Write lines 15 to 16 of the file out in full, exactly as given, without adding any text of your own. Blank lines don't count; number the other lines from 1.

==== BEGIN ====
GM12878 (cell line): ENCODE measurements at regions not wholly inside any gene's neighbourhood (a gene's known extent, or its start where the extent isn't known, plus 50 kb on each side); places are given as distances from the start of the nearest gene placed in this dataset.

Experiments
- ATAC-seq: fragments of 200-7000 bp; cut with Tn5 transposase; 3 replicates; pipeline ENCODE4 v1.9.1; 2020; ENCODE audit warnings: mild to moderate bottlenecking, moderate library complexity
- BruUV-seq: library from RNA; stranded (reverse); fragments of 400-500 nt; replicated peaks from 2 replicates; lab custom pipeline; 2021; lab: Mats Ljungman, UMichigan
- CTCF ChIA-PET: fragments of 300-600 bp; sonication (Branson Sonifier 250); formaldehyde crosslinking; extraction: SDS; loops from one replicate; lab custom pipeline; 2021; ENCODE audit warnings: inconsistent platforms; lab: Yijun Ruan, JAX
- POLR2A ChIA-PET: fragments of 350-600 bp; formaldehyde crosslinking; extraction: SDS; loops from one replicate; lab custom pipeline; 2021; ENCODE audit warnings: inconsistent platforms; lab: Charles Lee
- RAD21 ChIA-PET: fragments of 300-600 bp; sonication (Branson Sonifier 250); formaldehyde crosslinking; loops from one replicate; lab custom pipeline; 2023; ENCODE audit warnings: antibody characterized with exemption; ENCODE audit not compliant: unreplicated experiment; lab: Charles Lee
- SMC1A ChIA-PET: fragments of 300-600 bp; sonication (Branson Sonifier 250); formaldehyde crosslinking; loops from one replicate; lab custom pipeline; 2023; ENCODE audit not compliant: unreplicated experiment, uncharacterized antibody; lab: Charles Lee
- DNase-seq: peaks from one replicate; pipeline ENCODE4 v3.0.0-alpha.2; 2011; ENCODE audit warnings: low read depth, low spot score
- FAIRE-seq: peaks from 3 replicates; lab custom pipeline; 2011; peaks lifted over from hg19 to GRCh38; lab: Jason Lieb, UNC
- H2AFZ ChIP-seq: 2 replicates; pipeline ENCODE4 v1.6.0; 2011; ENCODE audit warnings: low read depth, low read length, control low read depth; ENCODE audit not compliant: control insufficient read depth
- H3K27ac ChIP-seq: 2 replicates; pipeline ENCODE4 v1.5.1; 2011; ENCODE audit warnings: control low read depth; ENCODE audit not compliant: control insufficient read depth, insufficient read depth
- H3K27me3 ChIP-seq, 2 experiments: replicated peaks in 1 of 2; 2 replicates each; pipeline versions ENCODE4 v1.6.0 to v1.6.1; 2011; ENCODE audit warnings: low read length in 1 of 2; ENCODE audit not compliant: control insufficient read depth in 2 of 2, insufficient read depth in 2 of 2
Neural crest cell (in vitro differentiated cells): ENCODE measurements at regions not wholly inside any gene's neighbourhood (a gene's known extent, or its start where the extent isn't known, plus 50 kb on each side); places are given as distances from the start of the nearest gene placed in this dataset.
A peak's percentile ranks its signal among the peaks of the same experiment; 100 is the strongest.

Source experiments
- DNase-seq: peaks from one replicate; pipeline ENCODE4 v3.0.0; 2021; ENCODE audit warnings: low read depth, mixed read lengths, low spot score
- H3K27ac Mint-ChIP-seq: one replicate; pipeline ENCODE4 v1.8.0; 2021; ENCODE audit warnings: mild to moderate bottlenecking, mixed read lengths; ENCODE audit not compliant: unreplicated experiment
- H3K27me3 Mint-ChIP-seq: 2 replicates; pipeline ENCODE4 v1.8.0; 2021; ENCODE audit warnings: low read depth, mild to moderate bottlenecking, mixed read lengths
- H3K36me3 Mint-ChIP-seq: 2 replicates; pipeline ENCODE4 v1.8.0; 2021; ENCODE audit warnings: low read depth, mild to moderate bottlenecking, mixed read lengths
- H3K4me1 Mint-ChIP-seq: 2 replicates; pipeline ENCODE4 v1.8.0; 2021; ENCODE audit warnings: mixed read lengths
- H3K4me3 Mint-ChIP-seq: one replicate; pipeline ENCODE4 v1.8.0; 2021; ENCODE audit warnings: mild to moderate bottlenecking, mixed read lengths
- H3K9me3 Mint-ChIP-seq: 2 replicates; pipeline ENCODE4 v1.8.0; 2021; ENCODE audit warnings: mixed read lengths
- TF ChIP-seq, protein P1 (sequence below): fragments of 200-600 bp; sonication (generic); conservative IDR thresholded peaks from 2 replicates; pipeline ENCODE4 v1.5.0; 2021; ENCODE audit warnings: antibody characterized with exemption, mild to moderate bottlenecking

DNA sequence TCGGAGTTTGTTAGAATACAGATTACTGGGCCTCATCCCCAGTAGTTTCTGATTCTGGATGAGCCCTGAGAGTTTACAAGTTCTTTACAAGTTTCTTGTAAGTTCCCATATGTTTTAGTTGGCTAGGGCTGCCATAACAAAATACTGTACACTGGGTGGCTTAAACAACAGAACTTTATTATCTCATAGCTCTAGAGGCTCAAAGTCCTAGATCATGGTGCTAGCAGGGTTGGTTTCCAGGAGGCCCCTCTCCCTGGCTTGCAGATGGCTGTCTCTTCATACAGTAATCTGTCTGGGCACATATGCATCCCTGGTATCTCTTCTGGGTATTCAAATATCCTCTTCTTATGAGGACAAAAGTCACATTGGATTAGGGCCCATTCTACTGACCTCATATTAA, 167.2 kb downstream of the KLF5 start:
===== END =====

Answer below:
A peak's percentile ranks its signal among the peaks of the same experiment; 100 is the strongest.

Source experiments